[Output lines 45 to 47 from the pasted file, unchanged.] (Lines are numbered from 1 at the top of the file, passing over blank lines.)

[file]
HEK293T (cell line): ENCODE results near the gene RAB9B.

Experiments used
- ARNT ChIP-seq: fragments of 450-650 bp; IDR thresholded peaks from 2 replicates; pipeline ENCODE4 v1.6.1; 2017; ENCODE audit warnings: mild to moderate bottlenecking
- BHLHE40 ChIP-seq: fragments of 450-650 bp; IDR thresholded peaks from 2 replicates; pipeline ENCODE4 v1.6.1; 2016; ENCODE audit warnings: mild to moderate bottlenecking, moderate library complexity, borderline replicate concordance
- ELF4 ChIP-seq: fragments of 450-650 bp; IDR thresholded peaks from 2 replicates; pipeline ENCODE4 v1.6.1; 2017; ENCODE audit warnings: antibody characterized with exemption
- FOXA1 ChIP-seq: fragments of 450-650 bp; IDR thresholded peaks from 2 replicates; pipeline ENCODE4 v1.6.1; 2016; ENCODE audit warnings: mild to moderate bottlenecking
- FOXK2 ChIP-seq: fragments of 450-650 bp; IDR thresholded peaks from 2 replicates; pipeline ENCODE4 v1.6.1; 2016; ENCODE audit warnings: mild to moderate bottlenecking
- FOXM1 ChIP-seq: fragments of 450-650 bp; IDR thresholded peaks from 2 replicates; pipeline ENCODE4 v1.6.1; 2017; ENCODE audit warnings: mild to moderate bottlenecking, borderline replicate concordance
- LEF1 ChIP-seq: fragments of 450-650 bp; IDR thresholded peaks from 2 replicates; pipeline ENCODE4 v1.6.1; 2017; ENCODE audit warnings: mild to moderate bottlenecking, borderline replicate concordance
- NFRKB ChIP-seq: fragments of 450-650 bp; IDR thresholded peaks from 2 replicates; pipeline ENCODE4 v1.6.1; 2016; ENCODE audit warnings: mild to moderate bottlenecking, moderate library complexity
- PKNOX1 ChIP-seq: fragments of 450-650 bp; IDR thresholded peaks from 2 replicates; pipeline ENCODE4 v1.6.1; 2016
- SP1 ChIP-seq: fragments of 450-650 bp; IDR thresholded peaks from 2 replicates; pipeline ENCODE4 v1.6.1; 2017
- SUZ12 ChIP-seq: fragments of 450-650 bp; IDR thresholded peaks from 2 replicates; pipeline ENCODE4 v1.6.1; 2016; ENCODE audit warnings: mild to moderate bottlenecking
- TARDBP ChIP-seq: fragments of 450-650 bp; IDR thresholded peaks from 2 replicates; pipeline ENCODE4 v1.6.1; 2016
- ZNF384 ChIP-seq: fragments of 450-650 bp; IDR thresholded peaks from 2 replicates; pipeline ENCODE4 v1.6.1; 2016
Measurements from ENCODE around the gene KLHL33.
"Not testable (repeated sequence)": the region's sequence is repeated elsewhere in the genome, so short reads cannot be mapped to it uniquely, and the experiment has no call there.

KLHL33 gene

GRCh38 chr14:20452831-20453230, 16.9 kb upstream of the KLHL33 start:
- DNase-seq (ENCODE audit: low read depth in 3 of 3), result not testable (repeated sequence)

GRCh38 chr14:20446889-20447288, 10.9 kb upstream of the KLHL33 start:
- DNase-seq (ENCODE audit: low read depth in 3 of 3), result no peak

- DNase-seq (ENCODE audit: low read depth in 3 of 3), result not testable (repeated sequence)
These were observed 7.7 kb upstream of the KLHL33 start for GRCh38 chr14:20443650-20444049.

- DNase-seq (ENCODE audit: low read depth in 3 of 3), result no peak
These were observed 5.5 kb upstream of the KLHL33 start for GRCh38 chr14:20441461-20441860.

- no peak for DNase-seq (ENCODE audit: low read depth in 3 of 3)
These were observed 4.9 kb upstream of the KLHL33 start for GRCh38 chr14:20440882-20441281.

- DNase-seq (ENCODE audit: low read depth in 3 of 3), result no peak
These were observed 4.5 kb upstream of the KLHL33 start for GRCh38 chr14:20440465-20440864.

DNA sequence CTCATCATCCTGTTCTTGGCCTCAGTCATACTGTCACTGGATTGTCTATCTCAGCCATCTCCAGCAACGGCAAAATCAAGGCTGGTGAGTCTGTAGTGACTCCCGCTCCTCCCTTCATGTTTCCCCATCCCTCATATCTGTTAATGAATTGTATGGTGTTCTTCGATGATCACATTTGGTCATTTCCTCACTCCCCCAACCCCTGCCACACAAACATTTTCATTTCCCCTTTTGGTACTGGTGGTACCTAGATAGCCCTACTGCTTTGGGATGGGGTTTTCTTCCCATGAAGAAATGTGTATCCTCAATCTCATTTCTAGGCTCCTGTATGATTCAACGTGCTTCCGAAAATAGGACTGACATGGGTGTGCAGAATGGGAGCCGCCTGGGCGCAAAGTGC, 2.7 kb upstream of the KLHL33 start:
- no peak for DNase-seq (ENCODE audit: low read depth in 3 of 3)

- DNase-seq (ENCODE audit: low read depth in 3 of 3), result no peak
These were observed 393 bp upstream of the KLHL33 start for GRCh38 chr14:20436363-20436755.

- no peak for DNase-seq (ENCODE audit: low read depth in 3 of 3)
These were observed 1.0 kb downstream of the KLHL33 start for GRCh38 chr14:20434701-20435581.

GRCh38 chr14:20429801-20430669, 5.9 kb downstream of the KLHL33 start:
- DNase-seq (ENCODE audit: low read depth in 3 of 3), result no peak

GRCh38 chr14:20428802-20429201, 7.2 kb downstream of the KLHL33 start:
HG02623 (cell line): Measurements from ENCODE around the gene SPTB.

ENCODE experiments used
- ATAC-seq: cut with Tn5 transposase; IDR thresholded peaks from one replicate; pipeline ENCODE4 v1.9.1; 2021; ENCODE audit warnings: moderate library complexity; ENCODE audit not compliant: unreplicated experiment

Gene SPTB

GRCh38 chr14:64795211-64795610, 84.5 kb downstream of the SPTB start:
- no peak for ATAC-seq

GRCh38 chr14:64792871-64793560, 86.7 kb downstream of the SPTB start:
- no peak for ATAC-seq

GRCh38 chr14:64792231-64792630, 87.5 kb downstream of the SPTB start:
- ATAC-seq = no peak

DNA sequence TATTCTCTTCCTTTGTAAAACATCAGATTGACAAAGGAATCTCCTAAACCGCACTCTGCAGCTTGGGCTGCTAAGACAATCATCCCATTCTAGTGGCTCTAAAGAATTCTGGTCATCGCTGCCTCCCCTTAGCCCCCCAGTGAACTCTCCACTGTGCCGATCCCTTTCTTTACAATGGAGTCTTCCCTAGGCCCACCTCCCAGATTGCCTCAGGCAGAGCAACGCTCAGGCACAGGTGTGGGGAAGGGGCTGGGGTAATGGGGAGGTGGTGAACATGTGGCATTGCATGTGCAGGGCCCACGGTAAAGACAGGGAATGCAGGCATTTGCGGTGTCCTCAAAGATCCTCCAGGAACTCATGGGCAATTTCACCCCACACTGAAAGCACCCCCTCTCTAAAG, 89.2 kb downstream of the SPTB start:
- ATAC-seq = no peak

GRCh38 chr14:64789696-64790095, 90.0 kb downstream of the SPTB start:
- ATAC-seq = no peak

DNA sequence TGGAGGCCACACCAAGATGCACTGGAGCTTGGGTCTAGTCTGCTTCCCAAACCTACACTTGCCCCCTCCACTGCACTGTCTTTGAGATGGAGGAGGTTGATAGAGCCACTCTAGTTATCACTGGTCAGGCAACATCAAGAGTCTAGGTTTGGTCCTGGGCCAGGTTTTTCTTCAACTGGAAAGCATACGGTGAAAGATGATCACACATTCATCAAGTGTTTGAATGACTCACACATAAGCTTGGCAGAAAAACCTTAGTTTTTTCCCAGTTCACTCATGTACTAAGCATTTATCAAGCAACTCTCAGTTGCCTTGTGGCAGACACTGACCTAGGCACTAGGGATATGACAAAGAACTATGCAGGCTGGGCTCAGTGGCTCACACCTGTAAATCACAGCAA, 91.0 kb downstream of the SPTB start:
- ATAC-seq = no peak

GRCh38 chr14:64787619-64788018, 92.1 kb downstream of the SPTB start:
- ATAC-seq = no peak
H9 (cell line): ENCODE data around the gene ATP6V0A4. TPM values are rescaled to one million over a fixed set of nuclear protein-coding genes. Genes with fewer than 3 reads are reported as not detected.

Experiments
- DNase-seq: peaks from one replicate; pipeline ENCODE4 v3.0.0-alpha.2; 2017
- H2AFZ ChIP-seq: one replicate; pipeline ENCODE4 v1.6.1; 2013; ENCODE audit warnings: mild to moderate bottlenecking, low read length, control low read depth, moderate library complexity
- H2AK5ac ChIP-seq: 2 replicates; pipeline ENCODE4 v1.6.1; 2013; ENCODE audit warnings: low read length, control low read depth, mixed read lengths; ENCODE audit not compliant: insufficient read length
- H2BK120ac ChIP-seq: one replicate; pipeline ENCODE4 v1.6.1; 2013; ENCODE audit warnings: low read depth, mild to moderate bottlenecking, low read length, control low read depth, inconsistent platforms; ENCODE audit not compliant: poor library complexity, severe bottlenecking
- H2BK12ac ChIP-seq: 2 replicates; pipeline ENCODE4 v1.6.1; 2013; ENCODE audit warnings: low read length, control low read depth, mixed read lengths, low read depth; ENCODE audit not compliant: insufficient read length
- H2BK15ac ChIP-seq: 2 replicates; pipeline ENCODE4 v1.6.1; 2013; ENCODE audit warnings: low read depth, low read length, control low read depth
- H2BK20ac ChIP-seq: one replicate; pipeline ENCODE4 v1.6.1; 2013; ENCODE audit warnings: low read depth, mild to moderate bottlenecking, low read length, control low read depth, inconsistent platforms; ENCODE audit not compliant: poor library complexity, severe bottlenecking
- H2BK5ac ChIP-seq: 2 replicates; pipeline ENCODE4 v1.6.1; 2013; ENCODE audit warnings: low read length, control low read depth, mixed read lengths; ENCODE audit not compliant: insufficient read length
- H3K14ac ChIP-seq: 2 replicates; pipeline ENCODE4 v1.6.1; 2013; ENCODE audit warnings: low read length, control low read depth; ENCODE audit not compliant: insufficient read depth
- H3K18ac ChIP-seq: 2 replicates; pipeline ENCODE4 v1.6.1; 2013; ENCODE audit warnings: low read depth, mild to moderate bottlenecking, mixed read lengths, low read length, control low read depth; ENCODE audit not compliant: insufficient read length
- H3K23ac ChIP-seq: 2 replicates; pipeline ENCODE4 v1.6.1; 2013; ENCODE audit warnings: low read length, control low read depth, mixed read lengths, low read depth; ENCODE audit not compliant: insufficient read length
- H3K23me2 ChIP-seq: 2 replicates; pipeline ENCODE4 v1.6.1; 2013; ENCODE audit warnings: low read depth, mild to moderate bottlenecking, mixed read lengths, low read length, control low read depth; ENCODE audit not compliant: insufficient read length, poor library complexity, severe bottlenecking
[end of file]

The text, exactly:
- no peak for ATAC-seq

GRCh38 chr14:64792871-64793560, 86.7 kb downstream of the SPTB start:
- no peak for ATAC-seq